15-859(A) Machine Learning Theory 01/30/06
* The Perceptron algorithm
* Kernels and Margins
=======================================================================
Last time we looked at the Winnow algorithm, which has a very nice
mistake-bound for learning an OR-function, and we saw it also could be
used to learn a linear separator. Today will look at a more classic
algorithm, with a somewhat different guarantee.
The Perceptron Algorithm
------------------------
One of the oldest algorithms used in machine learning (from early 60s)
is an online algorithm for learning a linear threshold function called
the Perceptron Algorithm.
Perceptron Algorithm: For simplicity, use threshold of 0, so looking
at functions like: w_1 x_1 + w_2 x_2 + ... + w_n x_n > 0.
(can simulate a nonzero threshold with "dummy" input x_0 that is always 1)
THEOREM: If the data is consistent with a linear threshold function
w^*.x > 0, where w^* is a unit-length vector, then the number of
mistakes is at most (1/gamma)^2, where
gamma = min |w^*.x| / ||x||
x
(i.e., every example has distance at least gamma from the plane w^*.x=0)
The parameter "gamma" is often called the "normalized margin" of w^*.
Another way to view this quantity is it is the cosine of the angle
between x and w^*.
Perceptron Algorithm:
1. Start with all-zeroes weight vector w.
Also, let's scale all examples x to have (Euclidean) length 1, since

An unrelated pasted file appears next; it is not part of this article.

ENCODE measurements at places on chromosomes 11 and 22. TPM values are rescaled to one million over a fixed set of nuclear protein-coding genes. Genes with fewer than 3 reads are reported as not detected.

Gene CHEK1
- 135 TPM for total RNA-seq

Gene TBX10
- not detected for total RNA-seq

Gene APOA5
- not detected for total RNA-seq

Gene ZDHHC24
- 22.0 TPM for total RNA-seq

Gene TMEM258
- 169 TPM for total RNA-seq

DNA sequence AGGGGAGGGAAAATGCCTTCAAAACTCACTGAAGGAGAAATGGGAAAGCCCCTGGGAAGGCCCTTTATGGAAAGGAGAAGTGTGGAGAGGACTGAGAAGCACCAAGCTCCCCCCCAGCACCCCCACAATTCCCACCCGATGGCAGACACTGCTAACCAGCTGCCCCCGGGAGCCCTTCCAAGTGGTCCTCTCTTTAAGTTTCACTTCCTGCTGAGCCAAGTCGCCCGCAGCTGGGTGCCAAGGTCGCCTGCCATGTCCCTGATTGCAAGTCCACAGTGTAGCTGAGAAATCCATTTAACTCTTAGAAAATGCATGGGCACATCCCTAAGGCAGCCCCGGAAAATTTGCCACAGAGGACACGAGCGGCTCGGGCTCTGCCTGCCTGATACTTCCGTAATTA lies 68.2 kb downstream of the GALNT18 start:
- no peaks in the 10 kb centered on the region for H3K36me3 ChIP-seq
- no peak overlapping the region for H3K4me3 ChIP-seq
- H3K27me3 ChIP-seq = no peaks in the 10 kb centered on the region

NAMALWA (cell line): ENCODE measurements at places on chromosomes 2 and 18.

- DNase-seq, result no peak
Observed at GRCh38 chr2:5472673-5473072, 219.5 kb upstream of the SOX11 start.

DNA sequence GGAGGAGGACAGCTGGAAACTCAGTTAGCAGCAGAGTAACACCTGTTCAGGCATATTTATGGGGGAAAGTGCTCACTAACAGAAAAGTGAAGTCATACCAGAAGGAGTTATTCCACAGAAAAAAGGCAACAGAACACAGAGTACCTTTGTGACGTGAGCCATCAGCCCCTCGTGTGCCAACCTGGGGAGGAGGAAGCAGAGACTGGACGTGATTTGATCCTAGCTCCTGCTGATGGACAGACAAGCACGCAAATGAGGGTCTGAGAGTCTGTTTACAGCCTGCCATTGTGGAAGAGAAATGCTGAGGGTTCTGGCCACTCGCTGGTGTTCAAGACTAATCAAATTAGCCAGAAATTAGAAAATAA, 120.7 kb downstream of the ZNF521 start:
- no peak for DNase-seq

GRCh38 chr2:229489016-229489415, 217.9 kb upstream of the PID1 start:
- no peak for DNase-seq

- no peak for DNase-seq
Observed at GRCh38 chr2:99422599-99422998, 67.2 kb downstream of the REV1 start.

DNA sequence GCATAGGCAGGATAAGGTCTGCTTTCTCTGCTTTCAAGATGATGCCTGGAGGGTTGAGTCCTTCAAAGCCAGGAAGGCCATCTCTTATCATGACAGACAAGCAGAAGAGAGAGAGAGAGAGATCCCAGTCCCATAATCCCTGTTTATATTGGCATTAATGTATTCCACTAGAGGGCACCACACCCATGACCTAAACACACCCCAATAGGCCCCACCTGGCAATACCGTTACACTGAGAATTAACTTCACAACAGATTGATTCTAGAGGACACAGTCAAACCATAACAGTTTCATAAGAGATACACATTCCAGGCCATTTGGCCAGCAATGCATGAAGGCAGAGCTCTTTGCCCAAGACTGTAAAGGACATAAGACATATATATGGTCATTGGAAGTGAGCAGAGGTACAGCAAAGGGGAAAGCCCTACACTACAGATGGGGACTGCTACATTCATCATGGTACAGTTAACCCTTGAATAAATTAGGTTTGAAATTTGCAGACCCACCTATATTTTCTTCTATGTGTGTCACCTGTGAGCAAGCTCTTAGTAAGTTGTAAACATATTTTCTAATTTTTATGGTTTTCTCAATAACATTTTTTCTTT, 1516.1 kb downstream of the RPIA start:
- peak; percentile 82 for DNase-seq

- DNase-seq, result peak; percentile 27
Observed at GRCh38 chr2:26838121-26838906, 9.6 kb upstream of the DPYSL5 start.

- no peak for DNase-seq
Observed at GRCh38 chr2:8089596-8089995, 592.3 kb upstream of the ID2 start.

this doesn't affect which side of the plane they are on.
2. Given example x, predict positive iff w.x > 0.
3. On a mistake, update as follows:
Mistake on positive: w <- w + x
Mistake on negative: w <- w - x
So, this seems reasonable. E.g., (w+x).x = w.x + 1, and similarly
(w-x).x = w.x - 1, so we are moving closer (by 1) to the value we wanted.
PROOF OF THEOREM: We're going to look at the magic quantities w.w^* and |w|.
Claim 1: every time we make a mistake, w.w^* goes up by at least
gamma. Proof: if x was a positive example, then we get (w+x).w^* =
w.w^* + x.w^* >= w.w^* + gamma (by defn of gamma). Similarly, if x was a
negative example, we get (w-x).w^* = w.w^* - x.w^* >= w.w^* + gamma. So,
after M mistakes, w.w^* >= gamma*M.
Claim 2: every time we make a mistake, |w|^2 goes up by at most
1. Proof: if x was a positive example, we get (w+x)^2 = w^2 + 2(w.x)
+ x^2. This is less than w^2 + 1 because w.x is negative (remember,
we made a mistake on x). Same thing (flipping signs) if x was
negative but we predicted positive. So, after M mistakes, |w|<=sqrt(M).
Now, we just need to use the fact that w.w^* <= |w|, since w^* is a unit
vector. (Or to put it another way, w.w^*/|w| is the cosine of the angle
between w and w^*). So, if M is the number of mistakes we made, gamma*M
<= \sqrt{M}, so M <= 1/gamma^2. QED
Discussion
==========
In the worst case, gamma can be exponentially small in n. On the
other hand, if we're lucky and the data is well-separated, gamma might
even be large compared to 1/n. (In fact, the latter is the more
modern spin on things: namely, that in many natural cases, we would
hope that there exists a large-margin separator.) In fact, one nice
thing here is that the mistake-bound depends on just a purely
geometric quantity: the amount of "wiggle-room" available for a
solution and doesn't depend in any direct way on the number of
features in the space. (Of course, as you add more features, the